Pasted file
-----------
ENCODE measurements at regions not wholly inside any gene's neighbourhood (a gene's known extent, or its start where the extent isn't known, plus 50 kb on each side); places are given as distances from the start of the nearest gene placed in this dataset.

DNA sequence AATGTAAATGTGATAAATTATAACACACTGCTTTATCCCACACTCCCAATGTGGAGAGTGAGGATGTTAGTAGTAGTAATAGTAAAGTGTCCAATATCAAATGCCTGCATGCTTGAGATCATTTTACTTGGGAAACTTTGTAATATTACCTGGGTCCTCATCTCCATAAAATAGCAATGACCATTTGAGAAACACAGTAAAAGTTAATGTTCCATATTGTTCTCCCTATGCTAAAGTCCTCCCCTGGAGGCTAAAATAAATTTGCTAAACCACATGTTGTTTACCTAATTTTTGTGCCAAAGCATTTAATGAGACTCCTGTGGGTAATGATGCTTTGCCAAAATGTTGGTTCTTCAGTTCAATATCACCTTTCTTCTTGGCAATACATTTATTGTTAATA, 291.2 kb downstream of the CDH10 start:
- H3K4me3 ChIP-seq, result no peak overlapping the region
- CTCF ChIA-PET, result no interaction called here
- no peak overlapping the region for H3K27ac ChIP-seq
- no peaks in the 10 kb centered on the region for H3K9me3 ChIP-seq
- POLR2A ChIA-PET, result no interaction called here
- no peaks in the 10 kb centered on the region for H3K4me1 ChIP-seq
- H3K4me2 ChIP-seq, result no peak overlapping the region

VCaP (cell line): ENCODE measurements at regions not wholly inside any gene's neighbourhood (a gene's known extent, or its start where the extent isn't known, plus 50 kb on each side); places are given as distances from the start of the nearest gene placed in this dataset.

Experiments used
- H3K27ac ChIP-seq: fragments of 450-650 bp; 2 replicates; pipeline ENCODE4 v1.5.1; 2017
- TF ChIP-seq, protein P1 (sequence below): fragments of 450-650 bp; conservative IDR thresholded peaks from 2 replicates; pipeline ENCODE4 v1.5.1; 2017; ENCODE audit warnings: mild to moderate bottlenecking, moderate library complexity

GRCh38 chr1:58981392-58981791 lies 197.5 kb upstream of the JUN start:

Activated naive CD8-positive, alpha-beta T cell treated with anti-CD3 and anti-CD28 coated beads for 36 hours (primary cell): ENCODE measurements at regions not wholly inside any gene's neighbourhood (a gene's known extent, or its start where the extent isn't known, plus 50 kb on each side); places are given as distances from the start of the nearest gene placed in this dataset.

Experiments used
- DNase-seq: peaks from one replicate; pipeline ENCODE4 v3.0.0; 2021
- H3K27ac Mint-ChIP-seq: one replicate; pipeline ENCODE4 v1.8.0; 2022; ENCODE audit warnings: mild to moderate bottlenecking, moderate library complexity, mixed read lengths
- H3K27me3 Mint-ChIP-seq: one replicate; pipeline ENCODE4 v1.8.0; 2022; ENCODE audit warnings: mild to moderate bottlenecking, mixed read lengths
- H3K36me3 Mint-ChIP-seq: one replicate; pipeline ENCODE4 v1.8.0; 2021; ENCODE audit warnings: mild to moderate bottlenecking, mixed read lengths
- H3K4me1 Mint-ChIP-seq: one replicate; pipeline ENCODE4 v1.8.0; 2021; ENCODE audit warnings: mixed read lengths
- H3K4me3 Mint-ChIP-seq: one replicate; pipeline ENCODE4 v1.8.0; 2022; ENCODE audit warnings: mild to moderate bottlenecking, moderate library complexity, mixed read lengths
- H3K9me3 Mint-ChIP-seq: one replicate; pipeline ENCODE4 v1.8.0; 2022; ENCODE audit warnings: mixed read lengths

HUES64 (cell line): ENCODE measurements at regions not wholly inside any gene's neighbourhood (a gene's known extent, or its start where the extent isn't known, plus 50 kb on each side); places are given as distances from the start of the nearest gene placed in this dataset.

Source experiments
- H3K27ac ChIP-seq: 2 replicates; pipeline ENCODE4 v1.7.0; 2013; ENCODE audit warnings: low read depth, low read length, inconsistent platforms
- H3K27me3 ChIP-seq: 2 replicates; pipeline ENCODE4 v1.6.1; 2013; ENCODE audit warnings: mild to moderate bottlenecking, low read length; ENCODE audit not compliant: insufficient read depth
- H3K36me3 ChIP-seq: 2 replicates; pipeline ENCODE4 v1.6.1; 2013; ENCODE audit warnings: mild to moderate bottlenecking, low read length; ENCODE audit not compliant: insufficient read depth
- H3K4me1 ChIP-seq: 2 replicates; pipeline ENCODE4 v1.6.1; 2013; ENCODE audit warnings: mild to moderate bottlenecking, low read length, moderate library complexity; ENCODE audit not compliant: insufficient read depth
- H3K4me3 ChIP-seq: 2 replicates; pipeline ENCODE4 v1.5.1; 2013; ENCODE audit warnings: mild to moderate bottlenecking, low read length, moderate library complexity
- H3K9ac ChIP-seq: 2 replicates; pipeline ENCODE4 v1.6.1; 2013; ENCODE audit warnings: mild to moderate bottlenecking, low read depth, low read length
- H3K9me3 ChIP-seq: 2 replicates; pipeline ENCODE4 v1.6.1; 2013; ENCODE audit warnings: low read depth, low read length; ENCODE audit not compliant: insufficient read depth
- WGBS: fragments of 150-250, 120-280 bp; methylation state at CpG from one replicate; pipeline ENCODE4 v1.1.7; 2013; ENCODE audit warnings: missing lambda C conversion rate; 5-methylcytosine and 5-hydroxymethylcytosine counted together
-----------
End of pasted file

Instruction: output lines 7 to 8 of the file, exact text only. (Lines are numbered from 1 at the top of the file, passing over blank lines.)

- POLR2A ChIA-PET, result no interaction called here
- no peaks in the 10 kb centered on the region for H3K4me1 ChIP-seq